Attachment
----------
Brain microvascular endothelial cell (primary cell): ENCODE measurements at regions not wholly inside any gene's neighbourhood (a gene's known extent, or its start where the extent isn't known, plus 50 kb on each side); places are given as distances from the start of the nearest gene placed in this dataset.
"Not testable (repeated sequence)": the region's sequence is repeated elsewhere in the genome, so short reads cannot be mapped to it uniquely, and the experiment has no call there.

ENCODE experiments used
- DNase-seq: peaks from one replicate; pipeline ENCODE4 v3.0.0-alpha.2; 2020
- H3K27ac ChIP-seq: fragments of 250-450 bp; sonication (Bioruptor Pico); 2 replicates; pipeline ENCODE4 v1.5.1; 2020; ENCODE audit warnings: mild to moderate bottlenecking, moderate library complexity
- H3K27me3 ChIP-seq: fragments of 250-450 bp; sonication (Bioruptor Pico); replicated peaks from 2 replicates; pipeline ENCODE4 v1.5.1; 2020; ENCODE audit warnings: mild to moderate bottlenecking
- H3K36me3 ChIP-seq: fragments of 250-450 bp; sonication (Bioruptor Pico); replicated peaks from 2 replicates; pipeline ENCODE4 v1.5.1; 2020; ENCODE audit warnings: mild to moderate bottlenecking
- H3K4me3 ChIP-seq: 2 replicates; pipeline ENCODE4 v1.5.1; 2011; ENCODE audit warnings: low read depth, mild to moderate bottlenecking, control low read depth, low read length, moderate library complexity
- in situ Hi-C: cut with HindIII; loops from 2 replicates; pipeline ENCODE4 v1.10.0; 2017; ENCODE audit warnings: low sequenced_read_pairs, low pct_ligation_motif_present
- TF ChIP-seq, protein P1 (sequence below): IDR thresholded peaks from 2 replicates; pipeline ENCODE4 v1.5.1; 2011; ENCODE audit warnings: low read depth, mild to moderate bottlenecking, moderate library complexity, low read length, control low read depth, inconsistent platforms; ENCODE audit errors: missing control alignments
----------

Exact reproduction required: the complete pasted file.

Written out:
Brain microvascular endothelial cell (primary cell): ENCODE measurements at regions not wholly inside any gene's neighbourhood (a gene's known extent, or its start where the extent isn't known, plus 50 kb on each side); places are given as distances from the start of the nearest gene placed in this dataset.
"Not testable (repeated sequence)": the region's sequence is repeated elsewhere in the genome, so short reads cannot be mapped to it uniquely, and the experiment has no call there.

ENCODE experiments used
- DNase-seq: peaks from one replicate; pipeline ENCODE4 v3.0.0-alpha.2; 2020
- H3K27ac ChIP-seq: fragments of 250-450 bp; sonication (Bioruptor Pico); 2 replicates; pipeline ENCODE4 v1.5.1; 2020; ENCODE audit warnings: mild to moderate bottlenecking, moderate library complexity
- H3K27me3 ChIP-seq: fragments of 250-450 bp; sonication (Bioruptor Pico); replicated peaks from 2 replicates; pipeline ENCODE4 v1.5.1; 2020; ENCODE audit warnings: mild to moderate bottlenecking
- H3K36me3 ChIP-seq: fragments of 250-450 bp; sonication (Bioruptor Pico); replicated peaks from 2 replicates; pipeline ENCODE4 v1.5.1; 2020; ENCODE audit warnings: mild to moderate bottlenecking
- H3K4me3 ChIP-seq: 2 replicates; pipeline ENCODE4 v1.5.1; 2011; ENCODE audit warnings: low read depth, mild to moderate bottlenecking, control low read depth, low read length, moderate library complexity
- in situ Hi-C: cut with HindIII; loops from 2 replicates; pipeline ENCODE4 v1.10.0; 2017; ENCODE audit warnings: low sequenced_read_pairs, low pct_ligation_motif_present
- TF ChIP-seq, protein P1 (sequence below): IDR thresholded peaks from 2 replicates; pipeline ENCODE4 v1.5.1; 2011; ENCODE audit warnings: low read depth, mild to moderate bottlenecking, moderate library complexity, low read length, control low read depth, inconsistent platforms; ENCODE audit errors: missing control alignments